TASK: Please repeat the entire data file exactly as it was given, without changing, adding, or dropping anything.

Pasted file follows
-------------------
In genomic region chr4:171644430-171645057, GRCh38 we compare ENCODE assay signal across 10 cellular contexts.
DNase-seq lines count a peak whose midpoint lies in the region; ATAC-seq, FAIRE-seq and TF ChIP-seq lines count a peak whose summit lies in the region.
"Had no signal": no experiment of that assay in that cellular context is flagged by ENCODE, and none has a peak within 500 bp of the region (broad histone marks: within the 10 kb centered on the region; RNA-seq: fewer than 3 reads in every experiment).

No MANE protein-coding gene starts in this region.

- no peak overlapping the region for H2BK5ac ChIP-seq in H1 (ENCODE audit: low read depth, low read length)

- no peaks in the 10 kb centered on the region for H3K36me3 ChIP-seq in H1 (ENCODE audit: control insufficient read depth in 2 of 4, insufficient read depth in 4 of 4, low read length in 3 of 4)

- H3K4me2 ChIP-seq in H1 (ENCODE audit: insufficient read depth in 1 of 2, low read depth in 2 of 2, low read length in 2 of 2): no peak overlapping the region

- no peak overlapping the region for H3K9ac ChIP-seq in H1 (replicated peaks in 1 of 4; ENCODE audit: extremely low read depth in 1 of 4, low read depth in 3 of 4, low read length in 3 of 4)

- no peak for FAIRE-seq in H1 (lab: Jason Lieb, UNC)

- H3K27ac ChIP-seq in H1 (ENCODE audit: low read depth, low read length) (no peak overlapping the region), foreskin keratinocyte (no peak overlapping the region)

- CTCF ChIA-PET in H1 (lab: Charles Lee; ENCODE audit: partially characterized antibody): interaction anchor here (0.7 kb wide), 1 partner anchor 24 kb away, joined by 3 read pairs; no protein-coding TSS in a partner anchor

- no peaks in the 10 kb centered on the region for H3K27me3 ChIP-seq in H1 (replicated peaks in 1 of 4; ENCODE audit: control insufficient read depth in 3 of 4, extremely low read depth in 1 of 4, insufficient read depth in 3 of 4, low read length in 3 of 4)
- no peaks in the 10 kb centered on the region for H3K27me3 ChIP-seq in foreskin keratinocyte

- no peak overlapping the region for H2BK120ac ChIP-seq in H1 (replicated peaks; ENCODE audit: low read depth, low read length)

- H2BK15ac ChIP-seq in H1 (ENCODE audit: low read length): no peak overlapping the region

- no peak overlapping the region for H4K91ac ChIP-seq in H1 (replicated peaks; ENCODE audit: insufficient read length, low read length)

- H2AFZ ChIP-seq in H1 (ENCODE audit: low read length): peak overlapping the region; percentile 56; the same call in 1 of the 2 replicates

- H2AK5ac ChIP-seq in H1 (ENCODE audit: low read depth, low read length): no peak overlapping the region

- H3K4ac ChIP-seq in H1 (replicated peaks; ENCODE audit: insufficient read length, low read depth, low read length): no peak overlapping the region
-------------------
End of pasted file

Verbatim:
In genomic region chr4:171644430-171645057, GRCh38 we compare ENCODE assay signal across 10 cellular contexts.
DNase-seq lines count a peak whose midpoint lies in the region; ATAC-seq, FAIRE-seq and TF ChIP-seq lines count a peak whose summit lies in the region.
"Had no signal": no experiment of that assay in that cellular context is flagged by ENCODE, and none has a peak within 500 bp of the region (broad histone marks: within the 10 kb centered on the region; RNA-seq: fewer than 3 reads in every experiment).

No MANE protein-coding gene starts in this region.

- no peak overlapping the region for H2BK5ac ChIP-seq in H1 (ENCODE audit: low read depth, low read length)

- no peaks in the 10 kb centered on the region for H3K36me3 ChIP-seq in H1 (ENCODE audit: control insufficient read depth in 2 of 4, insufficient read depth in 4 of 4, low read length in 3 of 4)

- H3K4me2 ChIP-seq in H1 (ENCODE audit: insufficient read depth in 1 of 2, low read depth in 2 of 2, low read length in 2 of 2): no peak overlapping the region

- no peak overlapping the region for H3K9ac ChIP-seq in H1 (replicated peaks in 1 of 4; ENCODE audit: extremely low read depth in 1 of 4, low read depth in 3 of 4, low read length in 3 of 4)

- no peak for FAIRE-seq in H1 (lab: Jason Lieb, UNC)

- H3K27ac ChIP-seq in H1 (ENCODE audit: low read depth, low read length) (no peak overlapping the region), foreskin keratinocyte (no peak overlapping the region)

- CTCF ChIA-PET in H1 (lab: Charles Lee; ENCODE audit: partially characterized antibody): interaction anchor here (0.7 kb wide), 1 partner anchor 24 kb away, joined by 3 read pairs; no protein-coding TSS in a partner anchor

- no peaks in the 10 kb centered on the region for H3K27me3 ChIP-seq in H1 (replicated peaks in 1 of 4; ENCODE audit: control insufficient read depth in 3 of 4, extremely low read depth in 1 of 4, insufficient read depth in 3 of 4, low read length in 3 of 4)
- no peaks in the 10 kb centered on the region for H3K27me3 ChIP-seq in foreskin keratinocyte

- no peak overlapping the region for H2BK120ac ChIP-seq in H1 (replicated peaks; ENCODE audit: low read depth, low read length)

- H2BK15ac ChIP-seq in H1 (ENCODE audit: low read length): no peak overlapping the region

- no peak overlapping the region for H4K91ac ChIP-seq in H1 (replicated peaks; ENCODE audit: insufficient read length, low read length)

- H2AFZ ChIP-seq in H1 (ENCODE audit: low read length): peak overlapping the region; percentile 56; the same call in 1 of the 2 replicates

- H2AK5ac ChIP-seq in H1 (ENCODE audit: low read depth, low read length): no peak overlapping the region

- H3K4ac ChIP-seq in H1 (replicated peaks; ENCODE audit: insufficient read length, low read depth, low read length): no peak overlapping the region